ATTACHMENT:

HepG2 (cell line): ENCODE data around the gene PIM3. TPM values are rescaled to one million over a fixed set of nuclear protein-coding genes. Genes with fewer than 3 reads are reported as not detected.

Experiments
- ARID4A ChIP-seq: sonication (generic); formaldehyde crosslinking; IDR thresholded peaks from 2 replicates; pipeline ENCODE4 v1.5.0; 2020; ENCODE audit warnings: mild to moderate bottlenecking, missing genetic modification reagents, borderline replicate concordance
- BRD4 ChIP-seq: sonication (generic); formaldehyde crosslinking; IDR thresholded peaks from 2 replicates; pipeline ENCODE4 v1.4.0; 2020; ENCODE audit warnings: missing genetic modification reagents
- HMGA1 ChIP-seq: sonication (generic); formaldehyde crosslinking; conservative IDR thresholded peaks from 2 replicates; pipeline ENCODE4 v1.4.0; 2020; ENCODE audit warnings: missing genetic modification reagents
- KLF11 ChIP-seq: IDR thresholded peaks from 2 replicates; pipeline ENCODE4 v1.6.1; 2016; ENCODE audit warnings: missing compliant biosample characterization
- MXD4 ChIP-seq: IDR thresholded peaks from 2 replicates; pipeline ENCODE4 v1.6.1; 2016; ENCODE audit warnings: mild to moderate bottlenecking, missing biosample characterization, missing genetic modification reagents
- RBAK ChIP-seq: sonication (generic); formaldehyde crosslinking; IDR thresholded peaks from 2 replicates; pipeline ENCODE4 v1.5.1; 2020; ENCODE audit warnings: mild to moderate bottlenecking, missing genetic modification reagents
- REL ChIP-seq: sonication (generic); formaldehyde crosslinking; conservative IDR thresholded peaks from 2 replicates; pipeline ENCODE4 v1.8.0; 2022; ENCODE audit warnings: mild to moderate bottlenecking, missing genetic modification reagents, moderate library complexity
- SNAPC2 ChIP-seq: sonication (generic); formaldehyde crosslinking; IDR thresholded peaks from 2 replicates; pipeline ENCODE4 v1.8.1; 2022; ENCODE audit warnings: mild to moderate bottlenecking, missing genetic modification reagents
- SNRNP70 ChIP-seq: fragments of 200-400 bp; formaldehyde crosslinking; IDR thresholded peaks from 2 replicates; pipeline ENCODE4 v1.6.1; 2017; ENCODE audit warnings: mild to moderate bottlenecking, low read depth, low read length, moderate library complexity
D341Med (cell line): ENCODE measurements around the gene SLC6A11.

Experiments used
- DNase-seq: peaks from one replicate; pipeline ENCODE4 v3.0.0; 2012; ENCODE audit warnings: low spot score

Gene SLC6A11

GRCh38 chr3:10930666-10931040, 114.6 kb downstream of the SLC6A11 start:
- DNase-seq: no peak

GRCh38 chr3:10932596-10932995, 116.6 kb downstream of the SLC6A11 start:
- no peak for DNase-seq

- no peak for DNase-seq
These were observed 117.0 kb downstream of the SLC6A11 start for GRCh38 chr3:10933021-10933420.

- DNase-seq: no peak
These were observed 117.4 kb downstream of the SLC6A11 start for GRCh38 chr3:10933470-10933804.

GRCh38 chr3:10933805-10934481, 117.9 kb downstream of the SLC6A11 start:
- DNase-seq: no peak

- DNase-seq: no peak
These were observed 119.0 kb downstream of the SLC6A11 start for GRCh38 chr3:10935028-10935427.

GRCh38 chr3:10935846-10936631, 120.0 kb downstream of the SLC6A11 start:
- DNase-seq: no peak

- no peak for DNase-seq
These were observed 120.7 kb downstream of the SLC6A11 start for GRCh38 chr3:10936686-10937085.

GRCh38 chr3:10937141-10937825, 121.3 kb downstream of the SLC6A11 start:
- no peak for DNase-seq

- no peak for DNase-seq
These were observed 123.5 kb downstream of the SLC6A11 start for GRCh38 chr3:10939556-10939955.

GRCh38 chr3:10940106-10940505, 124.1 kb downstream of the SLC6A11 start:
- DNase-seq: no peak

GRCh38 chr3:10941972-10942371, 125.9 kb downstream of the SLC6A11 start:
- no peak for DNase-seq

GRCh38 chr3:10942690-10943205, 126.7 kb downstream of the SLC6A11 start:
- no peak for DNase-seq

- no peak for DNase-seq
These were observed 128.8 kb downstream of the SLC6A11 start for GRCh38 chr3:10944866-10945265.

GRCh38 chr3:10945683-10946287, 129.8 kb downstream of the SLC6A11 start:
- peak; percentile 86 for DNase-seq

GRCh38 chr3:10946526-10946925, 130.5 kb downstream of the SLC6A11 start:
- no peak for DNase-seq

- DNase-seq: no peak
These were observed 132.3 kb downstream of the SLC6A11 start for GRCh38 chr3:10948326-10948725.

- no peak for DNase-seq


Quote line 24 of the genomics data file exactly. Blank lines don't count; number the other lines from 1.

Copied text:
GRCh38 chr3:10933805-10934481, 117.9 kb downstream of the SLC6A11 start: